Tea House

Daily Perspectives and Stories on Buddhist Trends

Category: The Art of Failing

No Tomorrow

Inspired by the Maranassati Sutta

The moment she was born Gemma knew she was about to die. By all accounts she was unlike any other child: she never got excited about Christmas and she never got upset when she was grounded. In fact her brother tells me she didn’t even bat an eyelid when her parents announced they were getting separated. It seemed Gemma had always just gone along with anything that was thrown her way, in the knowledge that she would only need to endure it for a few moments longer. And in her own way, she had breezed through life.

She had been the opposite to her brother Stuart, an excitable, feisty little boy. It was unfair really. Stuart had always cared, really badly. He cared when he found out there was no such thing as Father Christmas, and he cared when his parents were separated. And above anything else, Stuart cared that Gemma was always about to die.

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Nina Müller

Inspired by the Tittha Sutta

The night was still and fresh, and not a sound was to be heard—a perfect time for the first snowflake to make its appearance, and soon it was followed by many more until the whole village was wrapped up in winter’s soft embrace.

But as the sun rose and the first shutters opened onto the village square, it was not the snow that got the villagers running out of their homes but the curious mystery that had arrived with it that night. For in the middle of the square stood a gigantic, rectangular parcel that towered above every single rooftop. That it was a parcel was clear, for it was enveloped in white silk and long, golden ribbons shimmered down its sides. What was not so clear was how it had landed there—for not a single footprint surrounded it, and yet it must have arrived after the snowfall because its spectacular wrapping remained intact.

A meeting had been called between the village elders as soon as they were alerted of the mystery and it had been unanimously agreed that this was a matter for the armed forces. Unfortunately, despite the urgency of the situation, it would be at least a day before the required forces could be dispatched to the village and so—for the remainder of the day—the parcel stood tall and silent, dominating the square.

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Nina Müller

Inspired by the Metta Sutta


Sara woke up in a panic to the stillness of the room. Her first reaction was to glance at her brother’s empty bunk, as she had done every morning for the past two years. She felt the familiar pang of grief deep in her gut. This normally lasted a few seconds and then, as usual, her mind returned to more recent worries: would Miss Heather make her read in front of the class? Would her mother join her and her father for dinner tonight? Today, however, these worries did not occupy her thoughts long, for something seemed to be terribly wrong… Not only had her dad not woken her up, but now that she was awake, there was no sign at all that her parents were around. She did not hear her mother’s impatient high heels on the stairs, nor her parents’ habitual bickering as they set about their morning tasks.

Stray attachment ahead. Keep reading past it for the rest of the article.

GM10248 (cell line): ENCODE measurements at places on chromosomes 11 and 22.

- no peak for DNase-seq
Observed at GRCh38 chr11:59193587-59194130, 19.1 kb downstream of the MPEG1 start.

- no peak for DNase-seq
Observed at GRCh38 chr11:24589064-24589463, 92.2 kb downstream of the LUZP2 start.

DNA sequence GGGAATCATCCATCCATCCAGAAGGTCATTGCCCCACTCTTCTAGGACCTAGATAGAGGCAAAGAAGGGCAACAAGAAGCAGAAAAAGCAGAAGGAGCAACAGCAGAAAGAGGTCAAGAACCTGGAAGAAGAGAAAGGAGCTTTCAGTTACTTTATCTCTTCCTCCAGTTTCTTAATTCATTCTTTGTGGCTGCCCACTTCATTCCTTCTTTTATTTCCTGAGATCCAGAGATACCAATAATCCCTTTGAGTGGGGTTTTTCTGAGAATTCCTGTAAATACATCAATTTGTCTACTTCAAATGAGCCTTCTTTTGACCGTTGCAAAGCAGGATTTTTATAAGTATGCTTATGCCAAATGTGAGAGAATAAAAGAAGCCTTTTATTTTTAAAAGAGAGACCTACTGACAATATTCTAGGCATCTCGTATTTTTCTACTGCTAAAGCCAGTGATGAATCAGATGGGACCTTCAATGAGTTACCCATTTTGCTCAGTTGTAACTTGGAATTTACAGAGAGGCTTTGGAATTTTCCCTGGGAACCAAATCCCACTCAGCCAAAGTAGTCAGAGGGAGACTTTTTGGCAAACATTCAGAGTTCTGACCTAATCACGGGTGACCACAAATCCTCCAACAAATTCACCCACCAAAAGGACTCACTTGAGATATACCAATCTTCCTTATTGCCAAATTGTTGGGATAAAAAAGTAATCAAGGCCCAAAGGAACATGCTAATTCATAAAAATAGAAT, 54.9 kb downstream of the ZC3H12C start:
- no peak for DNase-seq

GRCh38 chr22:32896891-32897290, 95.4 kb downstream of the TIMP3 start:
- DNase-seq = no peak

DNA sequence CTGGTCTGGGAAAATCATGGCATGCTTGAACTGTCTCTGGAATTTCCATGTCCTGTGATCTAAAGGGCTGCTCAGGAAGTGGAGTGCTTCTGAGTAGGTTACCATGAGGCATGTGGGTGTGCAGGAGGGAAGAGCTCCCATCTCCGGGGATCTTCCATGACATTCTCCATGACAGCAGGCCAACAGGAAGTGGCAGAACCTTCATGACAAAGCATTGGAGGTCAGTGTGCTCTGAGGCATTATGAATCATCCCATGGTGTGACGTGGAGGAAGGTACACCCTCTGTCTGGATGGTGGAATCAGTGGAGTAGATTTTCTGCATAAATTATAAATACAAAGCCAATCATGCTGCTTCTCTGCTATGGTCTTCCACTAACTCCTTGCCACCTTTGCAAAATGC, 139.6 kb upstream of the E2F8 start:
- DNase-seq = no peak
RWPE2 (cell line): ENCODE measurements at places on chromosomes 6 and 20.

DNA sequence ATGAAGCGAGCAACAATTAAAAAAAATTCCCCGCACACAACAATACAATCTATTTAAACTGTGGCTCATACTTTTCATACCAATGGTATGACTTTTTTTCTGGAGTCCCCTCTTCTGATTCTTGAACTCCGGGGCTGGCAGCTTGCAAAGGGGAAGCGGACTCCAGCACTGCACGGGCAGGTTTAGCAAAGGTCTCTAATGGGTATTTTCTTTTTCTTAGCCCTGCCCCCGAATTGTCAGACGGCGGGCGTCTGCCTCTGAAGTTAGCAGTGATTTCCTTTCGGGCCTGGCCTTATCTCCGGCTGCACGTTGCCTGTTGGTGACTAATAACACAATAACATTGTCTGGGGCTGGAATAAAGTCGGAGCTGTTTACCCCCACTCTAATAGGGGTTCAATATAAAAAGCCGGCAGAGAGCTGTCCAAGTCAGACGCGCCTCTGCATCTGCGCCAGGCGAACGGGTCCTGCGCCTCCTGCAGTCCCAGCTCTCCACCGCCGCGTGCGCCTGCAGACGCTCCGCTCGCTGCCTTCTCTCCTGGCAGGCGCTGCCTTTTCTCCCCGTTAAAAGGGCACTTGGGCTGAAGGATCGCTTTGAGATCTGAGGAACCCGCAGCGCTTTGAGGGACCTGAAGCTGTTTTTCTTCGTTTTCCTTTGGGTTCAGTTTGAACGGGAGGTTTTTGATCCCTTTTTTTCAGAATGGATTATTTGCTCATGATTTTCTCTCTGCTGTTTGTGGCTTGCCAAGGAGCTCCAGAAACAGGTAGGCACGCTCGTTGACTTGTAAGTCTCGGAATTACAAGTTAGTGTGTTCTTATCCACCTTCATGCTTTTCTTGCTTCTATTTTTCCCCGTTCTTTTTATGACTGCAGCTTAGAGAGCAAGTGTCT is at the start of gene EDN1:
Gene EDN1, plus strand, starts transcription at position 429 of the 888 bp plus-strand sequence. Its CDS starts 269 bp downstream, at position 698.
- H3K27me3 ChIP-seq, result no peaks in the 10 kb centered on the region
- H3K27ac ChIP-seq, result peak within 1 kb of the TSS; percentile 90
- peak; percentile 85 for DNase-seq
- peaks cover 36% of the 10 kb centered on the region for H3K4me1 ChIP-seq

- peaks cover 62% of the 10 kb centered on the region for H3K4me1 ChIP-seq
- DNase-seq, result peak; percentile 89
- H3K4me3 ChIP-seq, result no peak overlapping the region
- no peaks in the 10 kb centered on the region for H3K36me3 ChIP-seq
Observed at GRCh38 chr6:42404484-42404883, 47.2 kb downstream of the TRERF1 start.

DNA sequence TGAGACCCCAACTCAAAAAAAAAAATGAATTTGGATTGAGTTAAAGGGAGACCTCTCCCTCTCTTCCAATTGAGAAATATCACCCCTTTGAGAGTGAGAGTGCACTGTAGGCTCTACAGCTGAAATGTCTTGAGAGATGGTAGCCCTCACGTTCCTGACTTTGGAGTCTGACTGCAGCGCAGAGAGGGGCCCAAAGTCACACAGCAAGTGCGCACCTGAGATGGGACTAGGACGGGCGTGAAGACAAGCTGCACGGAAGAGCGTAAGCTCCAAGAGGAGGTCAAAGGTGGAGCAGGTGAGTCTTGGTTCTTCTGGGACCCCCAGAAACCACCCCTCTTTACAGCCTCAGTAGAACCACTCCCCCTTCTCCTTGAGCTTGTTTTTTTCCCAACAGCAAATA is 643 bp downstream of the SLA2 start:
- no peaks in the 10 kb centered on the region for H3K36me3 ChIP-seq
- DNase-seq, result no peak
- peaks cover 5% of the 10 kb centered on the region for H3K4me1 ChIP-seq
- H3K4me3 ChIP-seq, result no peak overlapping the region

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The Dung Beetle

Nina Müller

Inspired by the Pilahaka Sutta

untitledRonnie stood at the mirror and beamed at the pristine reflection that shone back at him. He had greased his hair and parted it down the middle and was wearing his trendiest suit, which he had ironed himself last night. He straightened himself and grinned at the thought of his entrance into the conference room. The partners would nod at him with respect, and he imagined Francine giving him a cheeky wink as he swaggered past her on his way to the whiteboard. He was meant for this position, he knew it, and his reflection confirmed that he would get it.

Now all he needed was the final touch, the tie with the yellow stripes that added a hint of adventure to his classy look—a clever combination which had brought him success time and time again. He walked to his dresser, grabbing his pungent deodorant on the way and dousing himself with it one last time. Odd, he thought, when he got to the closet and saw that his tie was not on the top shelf as it should be. He checked the two lower shelves and cast a quick glance at his watch—he had exactly eight minutes to make it to the bus stop.

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